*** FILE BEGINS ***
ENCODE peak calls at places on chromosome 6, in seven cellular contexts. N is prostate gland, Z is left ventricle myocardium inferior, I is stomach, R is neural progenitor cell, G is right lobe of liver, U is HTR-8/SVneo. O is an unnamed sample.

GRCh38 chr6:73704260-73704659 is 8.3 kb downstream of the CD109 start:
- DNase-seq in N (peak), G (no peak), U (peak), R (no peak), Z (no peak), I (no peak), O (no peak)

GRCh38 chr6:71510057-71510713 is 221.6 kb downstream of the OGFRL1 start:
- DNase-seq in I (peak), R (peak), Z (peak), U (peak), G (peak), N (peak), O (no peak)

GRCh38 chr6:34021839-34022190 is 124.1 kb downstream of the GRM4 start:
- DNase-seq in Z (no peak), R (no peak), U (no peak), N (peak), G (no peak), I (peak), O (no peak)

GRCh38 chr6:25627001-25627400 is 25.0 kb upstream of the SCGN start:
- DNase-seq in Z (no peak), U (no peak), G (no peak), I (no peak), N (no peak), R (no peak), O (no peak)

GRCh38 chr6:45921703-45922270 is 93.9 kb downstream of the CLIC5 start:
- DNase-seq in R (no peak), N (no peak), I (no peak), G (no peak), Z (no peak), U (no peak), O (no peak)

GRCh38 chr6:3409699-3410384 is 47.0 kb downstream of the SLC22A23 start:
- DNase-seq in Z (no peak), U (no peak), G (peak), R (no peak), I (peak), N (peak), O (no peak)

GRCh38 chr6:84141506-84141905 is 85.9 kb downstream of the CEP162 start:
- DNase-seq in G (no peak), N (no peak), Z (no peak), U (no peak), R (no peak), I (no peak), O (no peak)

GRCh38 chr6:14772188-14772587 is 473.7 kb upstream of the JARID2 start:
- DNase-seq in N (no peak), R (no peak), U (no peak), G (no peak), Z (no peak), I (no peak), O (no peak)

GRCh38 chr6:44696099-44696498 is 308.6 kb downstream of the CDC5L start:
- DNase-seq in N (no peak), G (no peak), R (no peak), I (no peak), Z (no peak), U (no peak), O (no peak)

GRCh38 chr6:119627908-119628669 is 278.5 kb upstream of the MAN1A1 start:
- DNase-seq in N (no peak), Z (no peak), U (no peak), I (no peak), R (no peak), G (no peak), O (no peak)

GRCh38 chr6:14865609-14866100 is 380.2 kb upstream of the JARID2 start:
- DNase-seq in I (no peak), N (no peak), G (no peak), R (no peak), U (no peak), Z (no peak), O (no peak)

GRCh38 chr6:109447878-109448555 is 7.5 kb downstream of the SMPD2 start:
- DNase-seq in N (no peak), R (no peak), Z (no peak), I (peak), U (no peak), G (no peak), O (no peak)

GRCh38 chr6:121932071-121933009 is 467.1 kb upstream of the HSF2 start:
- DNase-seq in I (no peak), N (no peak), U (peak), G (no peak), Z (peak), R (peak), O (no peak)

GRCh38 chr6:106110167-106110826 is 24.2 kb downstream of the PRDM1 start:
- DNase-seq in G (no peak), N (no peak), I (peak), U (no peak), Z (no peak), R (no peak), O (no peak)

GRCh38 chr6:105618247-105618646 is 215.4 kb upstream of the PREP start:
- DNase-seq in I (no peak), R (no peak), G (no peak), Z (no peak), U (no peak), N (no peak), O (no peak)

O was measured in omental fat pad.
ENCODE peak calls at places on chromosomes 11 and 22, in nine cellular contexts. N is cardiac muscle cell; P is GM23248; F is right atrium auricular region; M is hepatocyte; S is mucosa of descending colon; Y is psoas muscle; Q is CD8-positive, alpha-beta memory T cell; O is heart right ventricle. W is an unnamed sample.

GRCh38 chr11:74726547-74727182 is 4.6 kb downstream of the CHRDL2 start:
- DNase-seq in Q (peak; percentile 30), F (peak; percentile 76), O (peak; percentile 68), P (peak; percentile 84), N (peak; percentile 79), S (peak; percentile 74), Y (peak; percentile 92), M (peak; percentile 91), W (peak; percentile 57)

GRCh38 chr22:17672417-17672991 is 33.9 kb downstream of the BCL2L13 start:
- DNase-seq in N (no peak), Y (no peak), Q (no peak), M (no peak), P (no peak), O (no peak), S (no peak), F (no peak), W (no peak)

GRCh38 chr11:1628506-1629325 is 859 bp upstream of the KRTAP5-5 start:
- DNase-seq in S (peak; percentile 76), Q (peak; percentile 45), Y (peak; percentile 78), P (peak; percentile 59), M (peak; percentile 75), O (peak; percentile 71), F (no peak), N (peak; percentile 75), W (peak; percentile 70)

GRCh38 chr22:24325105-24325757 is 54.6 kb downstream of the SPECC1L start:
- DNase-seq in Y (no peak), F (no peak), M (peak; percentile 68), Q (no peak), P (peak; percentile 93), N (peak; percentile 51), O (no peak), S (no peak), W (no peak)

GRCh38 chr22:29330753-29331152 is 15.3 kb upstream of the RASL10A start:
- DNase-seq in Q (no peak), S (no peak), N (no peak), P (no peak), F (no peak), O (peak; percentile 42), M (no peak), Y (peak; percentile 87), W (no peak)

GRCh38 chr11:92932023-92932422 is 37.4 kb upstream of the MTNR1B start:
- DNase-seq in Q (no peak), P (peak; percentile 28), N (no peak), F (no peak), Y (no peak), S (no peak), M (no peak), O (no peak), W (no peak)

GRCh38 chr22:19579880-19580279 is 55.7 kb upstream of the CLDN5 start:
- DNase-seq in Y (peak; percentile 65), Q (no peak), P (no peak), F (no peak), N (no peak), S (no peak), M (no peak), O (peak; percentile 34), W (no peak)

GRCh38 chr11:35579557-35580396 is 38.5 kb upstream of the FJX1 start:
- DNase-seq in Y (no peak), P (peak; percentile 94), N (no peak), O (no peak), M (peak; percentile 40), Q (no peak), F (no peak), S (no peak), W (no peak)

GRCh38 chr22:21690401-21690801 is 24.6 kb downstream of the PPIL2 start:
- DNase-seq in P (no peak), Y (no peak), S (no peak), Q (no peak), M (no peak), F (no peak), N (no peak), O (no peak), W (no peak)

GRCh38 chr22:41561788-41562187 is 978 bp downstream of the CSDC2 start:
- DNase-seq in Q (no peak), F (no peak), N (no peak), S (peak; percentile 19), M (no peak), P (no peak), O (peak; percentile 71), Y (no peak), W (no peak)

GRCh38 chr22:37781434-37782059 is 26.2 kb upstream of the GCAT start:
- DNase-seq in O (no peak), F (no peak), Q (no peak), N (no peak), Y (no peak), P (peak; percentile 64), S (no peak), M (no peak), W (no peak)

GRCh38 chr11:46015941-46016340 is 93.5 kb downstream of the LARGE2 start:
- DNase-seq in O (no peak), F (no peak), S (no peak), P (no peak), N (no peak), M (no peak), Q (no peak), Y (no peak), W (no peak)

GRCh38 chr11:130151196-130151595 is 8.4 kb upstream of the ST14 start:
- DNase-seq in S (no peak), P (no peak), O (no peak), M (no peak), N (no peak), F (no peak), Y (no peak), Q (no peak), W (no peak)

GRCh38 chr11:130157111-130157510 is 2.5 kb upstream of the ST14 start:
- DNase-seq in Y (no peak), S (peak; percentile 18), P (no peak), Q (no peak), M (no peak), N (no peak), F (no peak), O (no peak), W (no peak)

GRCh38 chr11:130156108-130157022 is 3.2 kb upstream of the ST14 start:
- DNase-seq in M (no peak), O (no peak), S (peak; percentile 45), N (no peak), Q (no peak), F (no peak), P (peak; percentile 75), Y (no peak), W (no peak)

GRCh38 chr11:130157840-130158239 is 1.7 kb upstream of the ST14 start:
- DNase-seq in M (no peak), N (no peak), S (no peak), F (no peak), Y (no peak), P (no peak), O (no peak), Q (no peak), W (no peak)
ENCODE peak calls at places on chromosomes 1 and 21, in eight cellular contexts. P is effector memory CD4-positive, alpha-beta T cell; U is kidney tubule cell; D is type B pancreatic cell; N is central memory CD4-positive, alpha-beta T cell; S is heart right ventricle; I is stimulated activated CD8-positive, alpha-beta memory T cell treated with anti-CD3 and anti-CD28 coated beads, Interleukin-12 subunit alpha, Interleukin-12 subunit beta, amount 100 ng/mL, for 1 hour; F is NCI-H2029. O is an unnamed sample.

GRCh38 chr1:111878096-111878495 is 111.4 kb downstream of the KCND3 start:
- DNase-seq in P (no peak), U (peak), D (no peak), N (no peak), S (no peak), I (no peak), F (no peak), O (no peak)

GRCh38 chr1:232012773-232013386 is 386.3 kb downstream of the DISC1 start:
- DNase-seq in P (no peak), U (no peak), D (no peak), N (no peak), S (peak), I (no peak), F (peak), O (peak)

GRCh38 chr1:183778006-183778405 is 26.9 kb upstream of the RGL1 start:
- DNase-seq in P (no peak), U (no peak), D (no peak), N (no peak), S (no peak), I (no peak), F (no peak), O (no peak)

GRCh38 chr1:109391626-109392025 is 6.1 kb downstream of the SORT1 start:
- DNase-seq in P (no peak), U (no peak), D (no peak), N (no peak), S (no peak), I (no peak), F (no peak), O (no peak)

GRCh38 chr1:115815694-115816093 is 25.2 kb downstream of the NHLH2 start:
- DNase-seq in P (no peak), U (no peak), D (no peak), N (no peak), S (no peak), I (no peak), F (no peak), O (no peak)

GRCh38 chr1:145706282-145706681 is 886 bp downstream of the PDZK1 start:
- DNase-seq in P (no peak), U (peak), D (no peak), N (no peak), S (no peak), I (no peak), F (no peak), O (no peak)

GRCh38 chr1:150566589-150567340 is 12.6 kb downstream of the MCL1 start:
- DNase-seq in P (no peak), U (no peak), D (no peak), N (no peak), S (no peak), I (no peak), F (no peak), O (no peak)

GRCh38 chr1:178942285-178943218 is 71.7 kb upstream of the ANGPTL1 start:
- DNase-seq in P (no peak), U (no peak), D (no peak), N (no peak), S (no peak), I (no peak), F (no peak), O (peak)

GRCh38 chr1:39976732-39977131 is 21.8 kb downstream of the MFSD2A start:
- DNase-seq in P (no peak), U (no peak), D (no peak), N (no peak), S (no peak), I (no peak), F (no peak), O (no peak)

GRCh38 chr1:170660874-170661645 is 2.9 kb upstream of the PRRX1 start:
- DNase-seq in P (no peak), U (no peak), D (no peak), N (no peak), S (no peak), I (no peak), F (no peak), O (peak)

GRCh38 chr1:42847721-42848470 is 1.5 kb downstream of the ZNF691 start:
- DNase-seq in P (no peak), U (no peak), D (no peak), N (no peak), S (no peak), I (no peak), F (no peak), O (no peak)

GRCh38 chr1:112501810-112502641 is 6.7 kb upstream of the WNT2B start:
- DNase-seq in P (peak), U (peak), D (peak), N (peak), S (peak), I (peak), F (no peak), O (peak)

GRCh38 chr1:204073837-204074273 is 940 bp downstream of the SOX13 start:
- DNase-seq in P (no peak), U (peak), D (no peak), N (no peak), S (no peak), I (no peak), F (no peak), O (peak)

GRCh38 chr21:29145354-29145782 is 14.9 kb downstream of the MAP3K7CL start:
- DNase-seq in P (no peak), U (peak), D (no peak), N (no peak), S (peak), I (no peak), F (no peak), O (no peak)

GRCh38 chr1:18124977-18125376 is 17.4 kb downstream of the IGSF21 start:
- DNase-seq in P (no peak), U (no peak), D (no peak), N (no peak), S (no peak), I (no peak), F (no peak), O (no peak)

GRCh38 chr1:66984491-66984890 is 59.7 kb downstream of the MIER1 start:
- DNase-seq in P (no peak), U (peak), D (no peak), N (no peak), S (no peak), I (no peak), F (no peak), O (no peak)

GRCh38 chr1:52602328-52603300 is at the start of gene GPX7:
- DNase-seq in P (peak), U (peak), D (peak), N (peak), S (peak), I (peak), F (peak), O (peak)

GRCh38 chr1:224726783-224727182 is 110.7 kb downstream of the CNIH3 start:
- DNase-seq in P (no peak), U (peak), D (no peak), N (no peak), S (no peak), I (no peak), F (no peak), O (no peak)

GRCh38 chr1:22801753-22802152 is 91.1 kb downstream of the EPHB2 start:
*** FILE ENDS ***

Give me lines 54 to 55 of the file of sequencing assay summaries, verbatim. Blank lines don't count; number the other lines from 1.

GRCh38 chr22:37781434-37782059 is 26.2 kb upstream of the GCAT start:
- DNase-seq in O (no peak), F (no peak), Q (no peak), N (no peak), Y (no peak), P (peak; percentile 64), S (no peak), M (no peak), W (no peak)